A firm handshake is enough to kill you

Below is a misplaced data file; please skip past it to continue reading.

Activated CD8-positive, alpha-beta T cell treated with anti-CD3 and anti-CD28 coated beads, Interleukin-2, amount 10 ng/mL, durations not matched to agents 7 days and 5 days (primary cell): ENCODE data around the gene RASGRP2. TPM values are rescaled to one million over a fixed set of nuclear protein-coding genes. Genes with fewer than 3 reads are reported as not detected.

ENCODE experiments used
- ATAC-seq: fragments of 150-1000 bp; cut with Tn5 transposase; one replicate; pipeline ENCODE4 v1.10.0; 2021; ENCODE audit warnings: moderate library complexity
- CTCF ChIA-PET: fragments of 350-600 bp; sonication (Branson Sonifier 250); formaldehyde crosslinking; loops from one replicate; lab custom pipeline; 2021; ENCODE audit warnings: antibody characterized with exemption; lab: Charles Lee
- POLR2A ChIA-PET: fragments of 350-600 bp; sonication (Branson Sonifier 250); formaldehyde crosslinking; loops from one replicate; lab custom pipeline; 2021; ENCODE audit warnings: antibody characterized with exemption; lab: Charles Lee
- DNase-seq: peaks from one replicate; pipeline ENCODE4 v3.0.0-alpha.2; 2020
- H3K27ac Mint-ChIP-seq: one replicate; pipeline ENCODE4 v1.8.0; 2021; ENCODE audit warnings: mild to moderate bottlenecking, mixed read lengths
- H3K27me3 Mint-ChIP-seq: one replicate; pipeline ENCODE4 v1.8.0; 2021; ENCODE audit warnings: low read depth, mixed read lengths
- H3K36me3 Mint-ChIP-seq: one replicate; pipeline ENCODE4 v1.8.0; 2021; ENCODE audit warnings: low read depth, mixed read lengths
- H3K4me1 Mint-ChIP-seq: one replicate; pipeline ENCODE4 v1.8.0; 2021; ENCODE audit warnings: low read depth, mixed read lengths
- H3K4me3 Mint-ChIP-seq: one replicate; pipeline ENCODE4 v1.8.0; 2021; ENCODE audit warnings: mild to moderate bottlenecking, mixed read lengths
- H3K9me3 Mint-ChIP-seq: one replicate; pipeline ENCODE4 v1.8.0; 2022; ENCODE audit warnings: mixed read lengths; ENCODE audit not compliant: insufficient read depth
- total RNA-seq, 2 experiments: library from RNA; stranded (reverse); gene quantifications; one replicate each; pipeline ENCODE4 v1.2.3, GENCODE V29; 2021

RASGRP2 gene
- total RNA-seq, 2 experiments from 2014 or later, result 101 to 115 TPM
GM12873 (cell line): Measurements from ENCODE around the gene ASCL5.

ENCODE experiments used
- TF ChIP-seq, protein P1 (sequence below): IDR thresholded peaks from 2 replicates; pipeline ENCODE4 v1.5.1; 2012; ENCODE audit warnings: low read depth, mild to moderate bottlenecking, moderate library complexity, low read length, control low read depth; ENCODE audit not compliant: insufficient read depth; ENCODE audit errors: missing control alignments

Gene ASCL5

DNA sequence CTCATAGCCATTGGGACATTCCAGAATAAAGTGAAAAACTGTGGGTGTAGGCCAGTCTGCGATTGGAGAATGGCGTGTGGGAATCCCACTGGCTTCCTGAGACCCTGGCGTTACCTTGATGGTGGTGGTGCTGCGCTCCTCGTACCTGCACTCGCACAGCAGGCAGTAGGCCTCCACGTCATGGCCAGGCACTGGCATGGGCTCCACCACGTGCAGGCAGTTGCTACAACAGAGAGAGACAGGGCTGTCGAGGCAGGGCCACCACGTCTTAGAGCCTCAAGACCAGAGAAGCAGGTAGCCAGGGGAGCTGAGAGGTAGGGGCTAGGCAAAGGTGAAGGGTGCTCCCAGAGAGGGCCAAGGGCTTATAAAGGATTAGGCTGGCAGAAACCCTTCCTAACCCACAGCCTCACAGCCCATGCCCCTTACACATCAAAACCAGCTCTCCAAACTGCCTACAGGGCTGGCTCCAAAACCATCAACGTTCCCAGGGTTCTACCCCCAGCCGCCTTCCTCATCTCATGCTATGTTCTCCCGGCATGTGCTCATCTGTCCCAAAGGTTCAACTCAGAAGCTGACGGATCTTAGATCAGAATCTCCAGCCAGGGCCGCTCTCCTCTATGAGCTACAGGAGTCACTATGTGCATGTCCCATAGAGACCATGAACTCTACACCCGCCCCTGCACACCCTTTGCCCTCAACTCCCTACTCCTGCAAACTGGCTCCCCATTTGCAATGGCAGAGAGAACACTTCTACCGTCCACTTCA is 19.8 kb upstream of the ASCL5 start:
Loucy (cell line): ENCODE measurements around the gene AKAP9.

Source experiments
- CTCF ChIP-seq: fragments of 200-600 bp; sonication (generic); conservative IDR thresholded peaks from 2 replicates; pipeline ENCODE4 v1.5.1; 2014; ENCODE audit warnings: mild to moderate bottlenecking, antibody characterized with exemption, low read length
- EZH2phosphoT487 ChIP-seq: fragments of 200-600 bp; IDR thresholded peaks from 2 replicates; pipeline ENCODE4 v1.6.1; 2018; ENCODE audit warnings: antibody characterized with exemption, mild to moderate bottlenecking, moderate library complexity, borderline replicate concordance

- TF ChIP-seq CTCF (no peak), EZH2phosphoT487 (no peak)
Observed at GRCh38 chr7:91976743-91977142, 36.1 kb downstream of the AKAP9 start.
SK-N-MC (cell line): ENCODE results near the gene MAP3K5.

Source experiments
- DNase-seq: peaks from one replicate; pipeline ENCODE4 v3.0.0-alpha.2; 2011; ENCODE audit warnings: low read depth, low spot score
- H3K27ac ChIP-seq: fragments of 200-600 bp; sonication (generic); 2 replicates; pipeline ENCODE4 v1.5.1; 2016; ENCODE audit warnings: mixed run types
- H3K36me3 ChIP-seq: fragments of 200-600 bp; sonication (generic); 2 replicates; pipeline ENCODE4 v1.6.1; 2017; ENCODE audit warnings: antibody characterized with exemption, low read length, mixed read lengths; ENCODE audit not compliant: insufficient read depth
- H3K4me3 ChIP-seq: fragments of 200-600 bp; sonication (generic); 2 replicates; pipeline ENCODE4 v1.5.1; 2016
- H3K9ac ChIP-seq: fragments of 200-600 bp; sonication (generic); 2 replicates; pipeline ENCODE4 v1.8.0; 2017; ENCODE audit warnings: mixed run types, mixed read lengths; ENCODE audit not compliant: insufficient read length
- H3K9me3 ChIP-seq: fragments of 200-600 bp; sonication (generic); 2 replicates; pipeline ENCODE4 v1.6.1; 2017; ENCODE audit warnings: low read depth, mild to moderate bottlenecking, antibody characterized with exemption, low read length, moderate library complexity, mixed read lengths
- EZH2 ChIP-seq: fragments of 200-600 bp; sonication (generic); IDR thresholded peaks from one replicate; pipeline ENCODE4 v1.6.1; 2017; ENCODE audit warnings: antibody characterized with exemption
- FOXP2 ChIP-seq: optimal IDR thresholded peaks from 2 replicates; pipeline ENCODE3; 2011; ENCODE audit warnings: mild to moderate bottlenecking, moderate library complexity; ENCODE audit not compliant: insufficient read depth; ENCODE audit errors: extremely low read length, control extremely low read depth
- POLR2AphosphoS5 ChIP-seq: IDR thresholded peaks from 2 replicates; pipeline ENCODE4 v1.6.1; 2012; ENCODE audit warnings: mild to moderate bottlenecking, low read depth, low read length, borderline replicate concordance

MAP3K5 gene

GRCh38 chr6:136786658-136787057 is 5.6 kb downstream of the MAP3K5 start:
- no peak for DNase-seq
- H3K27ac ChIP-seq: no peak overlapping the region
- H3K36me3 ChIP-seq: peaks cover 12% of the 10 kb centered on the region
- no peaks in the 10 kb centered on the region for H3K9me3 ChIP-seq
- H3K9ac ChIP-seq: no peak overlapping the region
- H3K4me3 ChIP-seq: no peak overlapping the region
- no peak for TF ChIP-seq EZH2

The strength of your handshake could signal the chance of a future heart attack, a major study in The Lancet suggests. The research found the vigour of a person's hand-grip could predict the risk of heart attacks and strokes - and was a stronger predictor of death than checking systolic blood pressure.Experts said a grip test could be a simple, low-cost way to predict the risk of heart attacks and strokes.The study, involving almost 140000 adults in 17 countries found weak grip strength is linked with shorter survival and a greater risk of having a heart attack or stroke.Reduced muscular strength, which can be measured by grip strength, has been consistently linked with early death, disability and illness. But there has been limited research on whether grip strength could be used to indicate heart health.The new study found that every 5kg decline in grip strength was associated with a 16% increased risk of death from any cause; a 17% greater risk of cardiovascular death; a 17% higher risk of non-cardiovascular death; and more modest increases in the risk of having a heart attack (7%) or a stroke (9%).Lead author Dr Darryl Leong, of McMaster University in Canada, said: "Grip strength could be an easy and inexpensive test to assess an individual's risk of death and cardiovascular disease."Further research is needed to establish whether efforts to improve muscle strength are likely to reduce an individual's risk of death and cardiovascular disease."